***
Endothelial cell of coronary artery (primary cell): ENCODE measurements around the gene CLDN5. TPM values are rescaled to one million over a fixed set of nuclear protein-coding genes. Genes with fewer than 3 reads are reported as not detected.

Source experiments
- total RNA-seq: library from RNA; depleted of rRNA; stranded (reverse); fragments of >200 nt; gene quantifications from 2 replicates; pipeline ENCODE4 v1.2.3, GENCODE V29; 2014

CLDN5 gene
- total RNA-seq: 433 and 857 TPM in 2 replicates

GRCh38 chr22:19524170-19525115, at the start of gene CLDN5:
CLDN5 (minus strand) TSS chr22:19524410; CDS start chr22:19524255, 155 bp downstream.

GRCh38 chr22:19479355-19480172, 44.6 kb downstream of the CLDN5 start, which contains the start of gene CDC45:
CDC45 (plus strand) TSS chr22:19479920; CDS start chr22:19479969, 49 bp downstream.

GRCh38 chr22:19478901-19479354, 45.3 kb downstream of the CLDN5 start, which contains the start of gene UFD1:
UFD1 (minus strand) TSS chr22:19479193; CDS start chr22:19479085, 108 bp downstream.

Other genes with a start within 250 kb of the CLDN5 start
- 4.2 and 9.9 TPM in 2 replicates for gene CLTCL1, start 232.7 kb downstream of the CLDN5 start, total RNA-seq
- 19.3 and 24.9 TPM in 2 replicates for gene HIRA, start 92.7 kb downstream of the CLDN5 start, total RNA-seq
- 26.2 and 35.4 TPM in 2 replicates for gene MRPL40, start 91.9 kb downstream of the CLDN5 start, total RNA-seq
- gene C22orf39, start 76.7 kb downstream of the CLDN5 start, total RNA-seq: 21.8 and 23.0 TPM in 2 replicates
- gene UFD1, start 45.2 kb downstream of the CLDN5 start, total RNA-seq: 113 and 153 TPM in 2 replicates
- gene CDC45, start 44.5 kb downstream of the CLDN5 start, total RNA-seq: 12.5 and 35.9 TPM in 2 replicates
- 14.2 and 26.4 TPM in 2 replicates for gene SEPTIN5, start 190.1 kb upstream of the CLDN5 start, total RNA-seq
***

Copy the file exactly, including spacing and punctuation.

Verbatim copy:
Endothelial cell of coronary artery (primary cell): ENCODE measurements around the gene CLDN5. TPM values are rescaled to one million over a fixed set of nuclear protein-coding genes. Genes with fewer than 3 reads are reported as not detected.

Source experiments
- total RNA-seq: library from RNA; depleted of rRNA; stranded (reverse); fragments of >200 nt; gene quantifications from 2 replicates; pipeline ENCODE4 v1.2.3, GENCODE V29; 2014

CLDN5 gene
- total RNA-seq: 433 and 857 TPM in 2 replicates

GRCh38 chr22:19524170-19525115, at the start of gene CLDN5:
CLDN5 (minus strand) TSS chr22:19524410; CDS start chr22:19524255, 155 bp downstream.

GRCh38 chr22:19479355-19480172, 44.6 kb downstream of the CLDN5 start, which contains the start of gene CDC45:
CDC45 (plus strand) TSS chr22:19479920; CDS start chr22:19479969, 49 bp downstream.

GRCh38 chr22:19478901-19479354, 45.3 kb downstream of the CLDN5 start, which contains the start of gene UFD1:
UFD1 (minus strand) TSS chr22:19479193; CDS start chr22:19479085, 108 bp downstream.

Other genes with a start within 250 kb of the CLDN5 start
- 4.2 and 9.9 TPM in 2 replicates for gene CLTCL1, start 232.7 kb downstream of the CLDN5 start, total RNA-seq
- 19.3 and 24.9 TPM in 2 replicates for gene HIRA, start 92.7 kb downstream of the CLDN5 start, total RNA-seq
- 26.2 and 35.4 TPM in 2 replicates for gene MRPL40, start 91.9 kb downstream of the CLDN5 start, total RNA-seq
- gene C22orf39, start 76.7 kb downstream of the CLDN5 start, total RNA-seq: 21.8 and 23.0 TPM in 2 replicates
- gene UFD1, start 45.2 kb downstream of the CLDN5 start, total RNA-seq: 113 and 153 TPM in 2 replicates
- gene CDC45, start 44.5 kb downstream of the CLDN5 start, total RNA-seq: 12.5 and 35.9 TPM in 2 replicates
- 14.2 and 26.4 TPM in 2 replicates for gene SEPTIN5, start 190.1 kb upstream of the CLDN5 start, total RNA-seq